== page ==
WHO Wants Tax Raise on Tobacco Products to Reduce Consumption in Africa

WHO Wants Tax Raise on Tobacco Products to Reduce Consumption in Africa

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who-logo1The World Health Organisation (WHO) on Wednesday said that it was pushing for higher taxes and prices on tobacco to reduce its consumption in Africa.
The WHO country Representative in Rwanda, Olushayo Olu, announced the plan at a meeting on tobacco taxation.
He said that serious tobacco control measures were needed now in Africa to prevent the growing consumption of the product.
He said that tobacco products caused a
lot of deaths globally, adding that Africa was grappling with high
tobacco consumption unlike before when it was experienced in developed
countries.
Africa represents 70% of tobacco production and consumption, Olu said.
“Tobacco kills over six million people
every year globally, meaning we have to take serious action. It has been
proven that increasing tobacco prices and taxes is one of the cost
effective interventions to reduce tobacco use and reducing tobacco
consumption,” he said.
In Rwanda, adult smoking prevalence stands at 13% according to the latest Non-Communicable Diseases Risk Factor Survey.
The total sale of cigarettes in Rwanda in 2014 was 46.5 million packs, 71.5%of which was imported.
Emmanuel Nkurunziza,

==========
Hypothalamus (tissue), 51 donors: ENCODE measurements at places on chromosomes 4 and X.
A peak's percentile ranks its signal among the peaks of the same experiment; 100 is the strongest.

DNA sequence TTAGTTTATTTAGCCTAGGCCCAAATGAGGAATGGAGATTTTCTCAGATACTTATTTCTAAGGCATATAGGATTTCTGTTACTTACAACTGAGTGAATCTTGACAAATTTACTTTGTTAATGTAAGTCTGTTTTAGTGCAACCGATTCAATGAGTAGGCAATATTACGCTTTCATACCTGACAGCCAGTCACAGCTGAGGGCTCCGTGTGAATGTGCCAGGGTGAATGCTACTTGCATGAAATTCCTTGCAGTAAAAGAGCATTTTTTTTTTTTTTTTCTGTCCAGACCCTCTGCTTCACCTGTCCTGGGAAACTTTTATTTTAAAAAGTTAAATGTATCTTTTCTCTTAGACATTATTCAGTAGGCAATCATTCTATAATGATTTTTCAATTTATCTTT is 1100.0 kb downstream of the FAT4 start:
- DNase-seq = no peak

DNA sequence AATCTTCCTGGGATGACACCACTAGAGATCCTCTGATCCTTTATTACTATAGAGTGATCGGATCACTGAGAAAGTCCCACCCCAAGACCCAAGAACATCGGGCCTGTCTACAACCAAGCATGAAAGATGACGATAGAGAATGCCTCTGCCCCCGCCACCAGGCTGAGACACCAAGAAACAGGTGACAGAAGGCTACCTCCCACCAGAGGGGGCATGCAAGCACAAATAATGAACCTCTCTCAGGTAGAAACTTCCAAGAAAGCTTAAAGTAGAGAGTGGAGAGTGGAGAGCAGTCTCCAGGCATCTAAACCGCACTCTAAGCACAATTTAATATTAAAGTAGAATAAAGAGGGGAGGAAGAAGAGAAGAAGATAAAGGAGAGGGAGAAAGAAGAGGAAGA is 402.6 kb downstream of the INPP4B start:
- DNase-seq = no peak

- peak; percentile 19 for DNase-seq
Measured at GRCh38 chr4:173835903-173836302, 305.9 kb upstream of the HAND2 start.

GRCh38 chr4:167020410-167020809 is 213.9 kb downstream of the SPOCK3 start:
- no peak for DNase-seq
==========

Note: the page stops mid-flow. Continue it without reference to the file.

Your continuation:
the head of Taxation Department in Rwanda’s Ministry of Finance, said
pushing through tax raise on tobacco products could impact on its
consumption.
He cited studies indicating that
increasing tobacco prices by 10 per cent could reduce consumption by
eight per cent in low and middle income countries.
He, however, called for more sensitisation to complement other policy measures.
WHO said that it raised the awareness on
the role of tax and price measures in meeting public health objectives,
while improving the understanding of the development of effective
tobacco tax policies.
The conference attracted over 50
participants from Tanzania, Uganda, Ivory Coast, Gambia, Equatorial
Guinea, Ethiopia, Gabon, Kenya, Liberia, Madagascar, and Sierra Leone.

Participants shared best practices from
model countries on effective tobacco tax policies and explored specific
challenges to tax policy

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